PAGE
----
One macro driver here, as demonstrated by political scientist Ronald Inglehart's work on world values, is that rising individualism, peace, and prosperity across all advanced nations has made people less willing to defer to authority of any kind. That makes sense. When people are insecure, they're willing to cede autonomy to the state, the church, and other forms of authority. Less so when basic human needs are met, and especially if their smart phones have more computing power than the Pentagon commanded in 1960.
More narrowly, falling trust in government within the United States—where, by the way, anti-statism is part of the DNA—has varied causes. These include a wave of major scandals starting with Watergate and, maybe even more importantly, the failure of government to address falling or stagnant wages among a large swath of lesser educated Americans who didn't fare so well in the post-industrial age.
It's not just that government didn't stick up for Joe Six Pack when the factories started closing, it's that Washington did go to bat for more affluent Americans who got free trade agreements, tax cuts, and deregulation of the financial industry. These Americans never lost faith in democracy judging by their very high levels of all forms of civic participation, and you can see why not. The system's been working well for them.
If we want to point fingers at foundations in this story, how about those conservative funders who argued that a hands-off market approach could magically solve our economic challenges and made sure the state stood down even as Japan and China ate our lunch? For the record, I'd also blame places like Ford for betting on rinky dink policies like "asset building" when far bigger efforts were needed to reinvent the U.S. economy for a new globalized era.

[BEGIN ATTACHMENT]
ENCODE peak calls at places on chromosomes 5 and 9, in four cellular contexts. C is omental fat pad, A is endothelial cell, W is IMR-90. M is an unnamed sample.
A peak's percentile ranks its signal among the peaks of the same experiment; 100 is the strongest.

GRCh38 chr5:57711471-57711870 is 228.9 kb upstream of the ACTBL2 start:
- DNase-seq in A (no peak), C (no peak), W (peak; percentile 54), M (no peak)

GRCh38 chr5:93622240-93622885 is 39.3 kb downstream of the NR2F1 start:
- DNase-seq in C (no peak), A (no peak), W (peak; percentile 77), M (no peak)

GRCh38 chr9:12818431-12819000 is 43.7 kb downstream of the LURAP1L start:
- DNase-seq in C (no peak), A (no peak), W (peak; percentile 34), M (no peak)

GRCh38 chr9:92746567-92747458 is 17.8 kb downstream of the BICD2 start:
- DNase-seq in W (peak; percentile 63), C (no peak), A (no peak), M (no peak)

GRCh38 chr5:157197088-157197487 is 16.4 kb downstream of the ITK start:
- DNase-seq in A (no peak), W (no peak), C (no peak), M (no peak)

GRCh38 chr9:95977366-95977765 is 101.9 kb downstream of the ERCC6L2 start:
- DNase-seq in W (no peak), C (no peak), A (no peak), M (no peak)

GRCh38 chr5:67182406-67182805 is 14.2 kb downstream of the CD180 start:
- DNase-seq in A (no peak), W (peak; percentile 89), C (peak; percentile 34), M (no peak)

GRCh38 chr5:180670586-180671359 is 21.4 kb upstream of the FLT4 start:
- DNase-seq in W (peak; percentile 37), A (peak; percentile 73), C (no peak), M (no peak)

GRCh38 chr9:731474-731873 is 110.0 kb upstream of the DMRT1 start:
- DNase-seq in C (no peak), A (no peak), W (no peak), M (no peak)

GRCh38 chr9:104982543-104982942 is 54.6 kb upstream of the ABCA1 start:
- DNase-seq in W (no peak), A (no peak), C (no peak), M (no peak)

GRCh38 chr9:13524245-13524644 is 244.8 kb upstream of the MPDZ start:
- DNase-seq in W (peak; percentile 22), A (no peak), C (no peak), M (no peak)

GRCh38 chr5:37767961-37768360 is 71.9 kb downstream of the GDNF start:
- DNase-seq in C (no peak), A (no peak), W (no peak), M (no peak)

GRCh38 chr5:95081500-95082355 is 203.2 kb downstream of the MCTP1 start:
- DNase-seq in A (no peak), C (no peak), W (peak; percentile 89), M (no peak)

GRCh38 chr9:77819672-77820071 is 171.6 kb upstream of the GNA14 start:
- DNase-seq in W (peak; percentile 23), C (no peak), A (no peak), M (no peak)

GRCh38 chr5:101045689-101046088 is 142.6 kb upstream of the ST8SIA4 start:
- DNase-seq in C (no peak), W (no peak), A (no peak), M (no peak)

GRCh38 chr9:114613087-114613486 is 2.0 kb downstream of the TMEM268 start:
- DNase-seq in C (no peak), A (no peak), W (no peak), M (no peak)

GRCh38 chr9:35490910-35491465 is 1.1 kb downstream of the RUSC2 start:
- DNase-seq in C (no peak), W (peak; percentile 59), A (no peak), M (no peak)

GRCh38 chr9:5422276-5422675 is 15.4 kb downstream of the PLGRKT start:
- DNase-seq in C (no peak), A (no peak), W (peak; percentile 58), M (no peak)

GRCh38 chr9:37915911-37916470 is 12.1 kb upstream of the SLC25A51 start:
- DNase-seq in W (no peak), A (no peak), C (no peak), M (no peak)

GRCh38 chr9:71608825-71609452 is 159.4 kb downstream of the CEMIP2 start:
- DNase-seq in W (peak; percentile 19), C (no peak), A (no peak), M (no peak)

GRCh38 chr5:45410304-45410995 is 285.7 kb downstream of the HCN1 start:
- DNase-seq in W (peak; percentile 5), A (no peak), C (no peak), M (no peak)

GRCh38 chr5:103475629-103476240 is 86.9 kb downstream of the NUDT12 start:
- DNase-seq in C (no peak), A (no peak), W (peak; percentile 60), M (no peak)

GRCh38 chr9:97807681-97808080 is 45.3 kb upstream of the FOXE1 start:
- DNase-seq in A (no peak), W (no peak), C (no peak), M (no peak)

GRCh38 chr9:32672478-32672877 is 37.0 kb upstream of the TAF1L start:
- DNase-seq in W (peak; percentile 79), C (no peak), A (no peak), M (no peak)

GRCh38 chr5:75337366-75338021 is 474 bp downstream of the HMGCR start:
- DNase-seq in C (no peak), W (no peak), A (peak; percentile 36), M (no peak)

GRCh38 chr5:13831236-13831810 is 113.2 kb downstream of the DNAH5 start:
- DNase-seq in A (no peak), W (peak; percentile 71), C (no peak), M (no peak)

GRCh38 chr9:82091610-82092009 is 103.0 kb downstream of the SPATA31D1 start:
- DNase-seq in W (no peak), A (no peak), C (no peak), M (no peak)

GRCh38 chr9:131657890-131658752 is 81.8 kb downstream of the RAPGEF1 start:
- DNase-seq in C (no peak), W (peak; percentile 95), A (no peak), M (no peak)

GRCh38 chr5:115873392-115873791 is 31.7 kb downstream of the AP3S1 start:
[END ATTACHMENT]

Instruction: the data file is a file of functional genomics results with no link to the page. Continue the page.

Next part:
Piereson is perfectly right that hyper-pluralism has also undermined government and democracy, as interest groups gridlock the public square. But here again, he misses a larger story while absurdly pinning blame on liberal foundations. As Mancur Olson argued in his 1982 book, The Rise and Fall of Nations, all pluralist societies run the risk that government will become calcified over time. Democracy makes it easy for interest groups to grab a slice of the pie and to defend it to the death against a more passive majority.
Did the rise of the liberal state, promoted by major foundations, exacerbate this dynamic? Sure. But it's worth noting that the rest of the developed world created even more extensive states in the absence of philanthropy and also struggle with calcification. As it turns out, materially prosperous citizens everywhere want things like clean air and water, close oversight of food and drugs, and protection from bigoted employers. McGeorge Bundy didn't invent that desire.
Other big drivers of hyper-pluralism in America include technology and money in politics. It's simply a lot easier now for citizens to mobilize to get what they want—say, greater funding for breast cancer research by the NIH—than it used to be. Those citizens most mobilized tend to be affluent, according to researchers who've looked closely at interest groups.
More alarming, it's a lot easier now for private interests to get what they want by bribing politicians and then unleashing swarms of lobbyists on them. Which is why, yes, top foundations are focused on campaign finance reform.
Piereson doubts that the new foundation focus on strengthening American democracy will make any difference, and I'd second that view if he's referring to wafty things like Hewlett's polarization initiative. But efforts to get money out of politics and bring more ordinary people into our democracy have the potential to make a big difference.